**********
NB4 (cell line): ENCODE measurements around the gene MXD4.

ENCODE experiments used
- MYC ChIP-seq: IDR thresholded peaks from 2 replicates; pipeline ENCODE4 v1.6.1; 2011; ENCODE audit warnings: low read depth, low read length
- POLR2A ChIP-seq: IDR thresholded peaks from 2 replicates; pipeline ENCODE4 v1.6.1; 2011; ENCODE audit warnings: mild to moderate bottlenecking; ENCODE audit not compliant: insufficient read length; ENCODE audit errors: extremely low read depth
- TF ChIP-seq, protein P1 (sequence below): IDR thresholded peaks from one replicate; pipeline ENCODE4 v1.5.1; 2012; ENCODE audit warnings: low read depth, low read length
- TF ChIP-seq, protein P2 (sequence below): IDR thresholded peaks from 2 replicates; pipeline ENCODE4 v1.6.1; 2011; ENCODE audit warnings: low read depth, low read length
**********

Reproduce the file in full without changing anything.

NB4 (cell line): ENCODE measurements around the gene MXD4.

ENCODE experiments used
- MYC ChIP-seq: IDR thresholded peaks from 2 replicates; pipeline ENCODE4 v1.6.1; 2011; ENCODE audit warnings: low read depth, low read length
- POLR2A ChIP-seq: IDR thresholded peaks from 2 replicates; pipeline ENCODE4 v1.6.1; 2011; ENCODE audit warnings: mild to moderate bottlenecking; ENCODE audit not compliant: insufficient read length; ENCODE audit errors: extremely low read depth
- TF ChIP-seq, protein P1 (sequence below): IDR thresholded peaks from one replicate; pipeline ENCODE4 v1.5.1; 2012; ENCODE audit warnings: low read depth, low read length
- TF ChIP-seq, protein P2 (sequence below): IDR thresholded peaks from 2 replicates; pipeline ENCODE4 v1.6.1; 2011; ENCODE audit warnings: low read depth, low read length